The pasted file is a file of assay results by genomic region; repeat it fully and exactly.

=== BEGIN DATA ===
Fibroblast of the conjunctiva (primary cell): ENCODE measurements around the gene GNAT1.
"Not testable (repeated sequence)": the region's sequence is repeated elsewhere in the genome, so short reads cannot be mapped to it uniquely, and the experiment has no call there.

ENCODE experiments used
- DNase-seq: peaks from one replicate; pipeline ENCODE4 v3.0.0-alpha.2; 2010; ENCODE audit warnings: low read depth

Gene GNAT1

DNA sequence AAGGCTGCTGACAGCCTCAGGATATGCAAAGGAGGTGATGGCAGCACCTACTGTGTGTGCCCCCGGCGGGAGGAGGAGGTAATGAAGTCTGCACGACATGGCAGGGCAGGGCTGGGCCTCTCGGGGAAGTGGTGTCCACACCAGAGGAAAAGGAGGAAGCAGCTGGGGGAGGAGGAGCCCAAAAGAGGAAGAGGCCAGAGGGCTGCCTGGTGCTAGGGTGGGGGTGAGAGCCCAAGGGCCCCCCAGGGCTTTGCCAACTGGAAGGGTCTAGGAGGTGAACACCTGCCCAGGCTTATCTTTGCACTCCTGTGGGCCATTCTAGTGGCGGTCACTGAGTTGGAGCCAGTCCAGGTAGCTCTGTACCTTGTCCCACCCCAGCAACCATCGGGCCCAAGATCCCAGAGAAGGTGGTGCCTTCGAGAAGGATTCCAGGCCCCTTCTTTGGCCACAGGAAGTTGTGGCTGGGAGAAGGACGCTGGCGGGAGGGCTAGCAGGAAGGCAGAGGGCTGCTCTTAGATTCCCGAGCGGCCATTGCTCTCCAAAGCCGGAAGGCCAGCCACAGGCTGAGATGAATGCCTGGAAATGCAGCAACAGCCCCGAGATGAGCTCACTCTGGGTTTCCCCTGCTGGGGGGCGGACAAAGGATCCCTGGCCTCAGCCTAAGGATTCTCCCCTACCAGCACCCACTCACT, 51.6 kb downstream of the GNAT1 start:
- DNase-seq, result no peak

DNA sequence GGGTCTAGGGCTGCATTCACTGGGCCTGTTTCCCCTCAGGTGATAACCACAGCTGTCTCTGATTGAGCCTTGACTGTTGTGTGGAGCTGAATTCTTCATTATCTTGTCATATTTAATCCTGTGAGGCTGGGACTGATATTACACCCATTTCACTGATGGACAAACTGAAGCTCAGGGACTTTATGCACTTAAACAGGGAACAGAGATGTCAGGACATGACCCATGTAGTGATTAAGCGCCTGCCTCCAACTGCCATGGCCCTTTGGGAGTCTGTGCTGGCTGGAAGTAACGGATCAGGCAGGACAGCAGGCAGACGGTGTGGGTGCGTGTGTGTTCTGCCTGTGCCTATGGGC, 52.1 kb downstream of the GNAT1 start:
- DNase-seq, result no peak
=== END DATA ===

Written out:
Fibroblast of the conjunctiva (primary cell): ENCODE measurements around the gene GNAT1.
"Not testable (repeated sequence)": the region's sequence is repeated elsewhere in the genome, so short reads cannot be mapped to it uniquely, and the experiment has no call there.

ENCODE experiments used
- DNase-seq: peaks from one replicate; pipeline ENCODE4 v3.0.0-alpha.2; 2010; ENCODE audit warnings: low read depth

Gene GNAT1

DNA sequence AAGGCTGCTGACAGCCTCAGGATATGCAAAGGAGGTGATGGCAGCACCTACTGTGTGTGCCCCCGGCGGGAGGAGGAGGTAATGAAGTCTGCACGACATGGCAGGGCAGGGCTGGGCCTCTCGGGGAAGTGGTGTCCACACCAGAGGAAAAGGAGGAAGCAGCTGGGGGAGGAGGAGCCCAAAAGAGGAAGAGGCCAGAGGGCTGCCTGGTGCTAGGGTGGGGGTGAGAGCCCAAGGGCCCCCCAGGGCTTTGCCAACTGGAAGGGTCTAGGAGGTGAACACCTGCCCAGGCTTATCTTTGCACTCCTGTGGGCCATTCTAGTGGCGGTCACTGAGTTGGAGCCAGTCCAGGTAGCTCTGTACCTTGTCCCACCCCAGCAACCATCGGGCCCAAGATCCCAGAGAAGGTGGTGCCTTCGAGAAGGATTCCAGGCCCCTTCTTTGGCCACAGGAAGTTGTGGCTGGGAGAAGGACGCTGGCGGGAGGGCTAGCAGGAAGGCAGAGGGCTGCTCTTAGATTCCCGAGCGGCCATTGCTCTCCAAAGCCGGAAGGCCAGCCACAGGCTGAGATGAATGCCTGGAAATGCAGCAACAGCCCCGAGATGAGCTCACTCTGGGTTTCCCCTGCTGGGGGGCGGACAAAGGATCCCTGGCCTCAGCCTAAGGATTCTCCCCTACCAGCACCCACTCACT, 51.6 kb downstream of the GNAT1 start:
- DNase-seq, result no peak

DNA sequence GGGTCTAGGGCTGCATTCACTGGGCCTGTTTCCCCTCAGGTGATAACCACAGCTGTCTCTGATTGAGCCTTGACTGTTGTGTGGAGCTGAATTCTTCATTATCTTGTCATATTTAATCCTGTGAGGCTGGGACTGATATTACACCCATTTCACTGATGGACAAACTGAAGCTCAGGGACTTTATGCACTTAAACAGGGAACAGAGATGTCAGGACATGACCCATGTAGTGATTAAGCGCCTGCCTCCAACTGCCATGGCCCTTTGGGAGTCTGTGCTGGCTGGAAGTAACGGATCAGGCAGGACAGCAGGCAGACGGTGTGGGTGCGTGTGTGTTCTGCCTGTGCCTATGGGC, 52.1 kb downstream of the GNAT1 start:
- DNase-seq, result no peak